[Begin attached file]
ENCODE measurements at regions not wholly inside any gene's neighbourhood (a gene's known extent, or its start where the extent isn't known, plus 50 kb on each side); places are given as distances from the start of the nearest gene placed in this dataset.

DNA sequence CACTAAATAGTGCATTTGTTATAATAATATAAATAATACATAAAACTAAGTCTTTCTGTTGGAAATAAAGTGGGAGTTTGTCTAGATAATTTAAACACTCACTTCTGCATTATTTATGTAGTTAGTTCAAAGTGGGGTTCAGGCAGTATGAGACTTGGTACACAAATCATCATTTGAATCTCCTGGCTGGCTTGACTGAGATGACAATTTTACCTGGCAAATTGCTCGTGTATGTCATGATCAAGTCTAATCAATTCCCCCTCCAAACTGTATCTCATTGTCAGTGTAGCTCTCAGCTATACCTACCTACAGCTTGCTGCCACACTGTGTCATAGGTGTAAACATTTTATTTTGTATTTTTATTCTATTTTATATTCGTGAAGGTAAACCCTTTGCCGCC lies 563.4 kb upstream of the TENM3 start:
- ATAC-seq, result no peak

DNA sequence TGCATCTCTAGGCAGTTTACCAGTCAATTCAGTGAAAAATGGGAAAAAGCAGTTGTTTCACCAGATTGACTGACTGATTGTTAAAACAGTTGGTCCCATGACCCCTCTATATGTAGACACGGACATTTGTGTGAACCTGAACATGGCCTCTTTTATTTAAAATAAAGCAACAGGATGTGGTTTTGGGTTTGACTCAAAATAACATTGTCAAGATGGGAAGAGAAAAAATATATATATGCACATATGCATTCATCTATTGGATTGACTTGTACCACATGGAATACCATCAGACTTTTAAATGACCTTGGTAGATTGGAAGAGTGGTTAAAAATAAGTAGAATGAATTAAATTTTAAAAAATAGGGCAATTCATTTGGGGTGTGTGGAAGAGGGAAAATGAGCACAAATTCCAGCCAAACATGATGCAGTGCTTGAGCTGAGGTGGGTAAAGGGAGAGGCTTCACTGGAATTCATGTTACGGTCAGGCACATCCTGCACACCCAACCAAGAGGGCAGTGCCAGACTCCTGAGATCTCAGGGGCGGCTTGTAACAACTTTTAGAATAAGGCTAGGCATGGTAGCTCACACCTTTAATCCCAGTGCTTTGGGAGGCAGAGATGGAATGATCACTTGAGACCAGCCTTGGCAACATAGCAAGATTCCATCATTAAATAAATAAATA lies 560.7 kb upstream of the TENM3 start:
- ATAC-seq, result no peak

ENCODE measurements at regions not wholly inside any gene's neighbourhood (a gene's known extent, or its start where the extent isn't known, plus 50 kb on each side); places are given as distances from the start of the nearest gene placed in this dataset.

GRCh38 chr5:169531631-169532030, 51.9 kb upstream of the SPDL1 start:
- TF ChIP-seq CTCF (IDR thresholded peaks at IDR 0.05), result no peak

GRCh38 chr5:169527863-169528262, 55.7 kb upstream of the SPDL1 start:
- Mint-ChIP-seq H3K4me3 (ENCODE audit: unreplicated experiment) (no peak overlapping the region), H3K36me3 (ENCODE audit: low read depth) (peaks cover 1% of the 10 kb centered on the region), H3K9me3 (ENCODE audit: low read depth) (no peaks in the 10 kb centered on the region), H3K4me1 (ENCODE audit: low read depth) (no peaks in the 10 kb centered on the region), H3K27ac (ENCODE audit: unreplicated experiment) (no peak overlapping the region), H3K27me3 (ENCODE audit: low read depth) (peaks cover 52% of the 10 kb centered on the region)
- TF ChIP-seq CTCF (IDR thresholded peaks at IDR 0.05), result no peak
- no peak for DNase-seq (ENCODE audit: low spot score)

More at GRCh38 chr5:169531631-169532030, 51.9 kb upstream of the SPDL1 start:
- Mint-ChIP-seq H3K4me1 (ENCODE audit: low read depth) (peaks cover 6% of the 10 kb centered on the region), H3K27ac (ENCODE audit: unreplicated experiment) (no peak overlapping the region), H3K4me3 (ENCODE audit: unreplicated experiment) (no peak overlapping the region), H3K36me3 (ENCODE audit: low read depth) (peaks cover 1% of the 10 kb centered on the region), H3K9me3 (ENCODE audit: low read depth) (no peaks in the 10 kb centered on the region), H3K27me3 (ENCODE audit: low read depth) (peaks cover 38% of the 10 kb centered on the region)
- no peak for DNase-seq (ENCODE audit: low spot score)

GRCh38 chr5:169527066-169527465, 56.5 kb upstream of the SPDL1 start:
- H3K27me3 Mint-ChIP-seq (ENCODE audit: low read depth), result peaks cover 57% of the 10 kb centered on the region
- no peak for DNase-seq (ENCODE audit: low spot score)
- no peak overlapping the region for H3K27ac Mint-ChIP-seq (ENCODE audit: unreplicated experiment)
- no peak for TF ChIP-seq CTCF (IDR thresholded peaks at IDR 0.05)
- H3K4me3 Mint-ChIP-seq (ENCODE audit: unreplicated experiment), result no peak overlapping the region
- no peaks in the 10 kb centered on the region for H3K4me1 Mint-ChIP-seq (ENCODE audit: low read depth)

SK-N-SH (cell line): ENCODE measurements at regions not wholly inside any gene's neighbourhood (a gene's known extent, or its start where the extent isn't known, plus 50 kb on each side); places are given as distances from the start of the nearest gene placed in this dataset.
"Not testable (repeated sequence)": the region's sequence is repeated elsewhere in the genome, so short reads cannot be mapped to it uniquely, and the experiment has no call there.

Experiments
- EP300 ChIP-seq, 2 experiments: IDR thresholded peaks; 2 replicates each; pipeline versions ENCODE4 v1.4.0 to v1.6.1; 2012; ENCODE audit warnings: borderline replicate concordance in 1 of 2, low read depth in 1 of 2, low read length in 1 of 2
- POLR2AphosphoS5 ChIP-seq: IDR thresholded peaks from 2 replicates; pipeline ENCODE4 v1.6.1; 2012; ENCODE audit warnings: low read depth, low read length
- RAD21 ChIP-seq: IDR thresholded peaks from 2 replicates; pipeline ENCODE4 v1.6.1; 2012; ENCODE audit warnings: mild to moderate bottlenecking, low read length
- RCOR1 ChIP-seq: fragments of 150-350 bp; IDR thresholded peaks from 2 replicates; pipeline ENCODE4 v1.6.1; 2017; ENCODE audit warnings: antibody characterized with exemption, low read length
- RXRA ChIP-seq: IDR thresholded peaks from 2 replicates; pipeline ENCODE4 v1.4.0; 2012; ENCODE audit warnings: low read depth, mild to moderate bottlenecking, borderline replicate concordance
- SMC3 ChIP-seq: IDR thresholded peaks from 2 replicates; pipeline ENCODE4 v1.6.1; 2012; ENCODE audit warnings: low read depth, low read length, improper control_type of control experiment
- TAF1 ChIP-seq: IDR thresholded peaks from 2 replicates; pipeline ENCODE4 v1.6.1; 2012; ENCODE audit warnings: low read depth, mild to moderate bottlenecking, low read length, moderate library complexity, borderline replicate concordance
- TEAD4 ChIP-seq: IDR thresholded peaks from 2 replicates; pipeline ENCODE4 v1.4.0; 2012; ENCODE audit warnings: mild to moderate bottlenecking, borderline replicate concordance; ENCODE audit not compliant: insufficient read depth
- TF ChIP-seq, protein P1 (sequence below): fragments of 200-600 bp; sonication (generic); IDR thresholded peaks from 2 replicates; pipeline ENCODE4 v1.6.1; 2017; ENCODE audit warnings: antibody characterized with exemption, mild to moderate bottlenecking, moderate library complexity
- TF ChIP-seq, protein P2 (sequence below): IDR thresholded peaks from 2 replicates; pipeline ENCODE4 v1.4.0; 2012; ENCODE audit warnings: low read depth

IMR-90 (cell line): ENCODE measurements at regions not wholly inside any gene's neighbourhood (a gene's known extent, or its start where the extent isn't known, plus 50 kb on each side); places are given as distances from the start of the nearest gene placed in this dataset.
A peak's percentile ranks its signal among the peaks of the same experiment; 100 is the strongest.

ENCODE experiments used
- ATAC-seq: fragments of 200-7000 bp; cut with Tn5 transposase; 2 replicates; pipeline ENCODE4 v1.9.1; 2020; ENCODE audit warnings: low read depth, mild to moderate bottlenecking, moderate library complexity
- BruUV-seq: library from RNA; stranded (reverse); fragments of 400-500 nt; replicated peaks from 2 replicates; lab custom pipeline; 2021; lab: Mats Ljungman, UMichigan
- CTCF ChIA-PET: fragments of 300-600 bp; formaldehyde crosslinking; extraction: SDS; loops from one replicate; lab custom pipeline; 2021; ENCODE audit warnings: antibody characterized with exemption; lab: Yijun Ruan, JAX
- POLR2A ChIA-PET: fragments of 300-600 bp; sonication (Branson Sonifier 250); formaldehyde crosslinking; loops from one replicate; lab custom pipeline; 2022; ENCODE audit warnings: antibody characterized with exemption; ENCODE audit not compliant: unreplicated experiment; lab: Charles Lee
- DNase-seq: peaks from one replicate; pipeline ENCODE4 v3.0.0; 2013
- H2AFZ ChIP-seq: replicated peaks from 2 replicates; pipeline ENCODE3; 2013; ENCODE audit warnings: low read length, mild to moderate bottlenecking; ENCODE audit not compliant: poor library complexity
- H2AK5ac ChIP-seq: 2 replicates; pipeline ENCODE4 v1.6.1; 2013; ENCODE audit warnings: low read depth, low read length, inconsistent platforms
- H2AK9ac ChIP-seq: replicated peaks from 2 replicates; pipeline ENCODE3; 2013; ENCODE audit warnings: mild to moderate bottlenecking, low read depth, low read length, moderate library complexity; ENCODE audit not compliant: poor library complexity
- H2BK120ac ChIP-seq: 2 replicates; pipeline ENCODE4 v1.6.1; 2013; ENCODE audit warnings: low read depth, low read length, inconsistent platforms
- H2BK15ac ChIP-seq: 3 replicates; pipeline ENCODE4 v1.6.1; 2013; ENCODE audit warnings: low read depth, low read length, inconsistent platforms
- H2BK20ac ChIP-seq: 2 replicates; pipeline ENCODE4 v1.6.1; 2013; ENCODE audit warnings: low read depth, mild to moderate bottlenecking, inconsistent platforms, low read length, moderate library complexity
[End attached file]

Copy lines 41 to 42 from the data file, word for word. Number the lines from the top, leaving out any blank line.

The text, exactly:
- CTCF ChIA-PET: fragments of 300-600 bp; formaldehyde crosslinking; extraction: SDS; loops from one replicate; lab custom pipeline; 2021; ENCODE audit warnings: antibody characterized with exemption; lab: Yijun Ruan, JAX
- POLR2A ChIA-PET: fragments of 300-600 bp; sonication (Branson Sonifier 250); formaldehyde crosslinking; loops from one replicate; lab custom pipeline; 2022; ENCODE audit warnings: antibody characterized with exemption; ENCODE audit not compliant: unreplicated experiment; lab: Charles Lee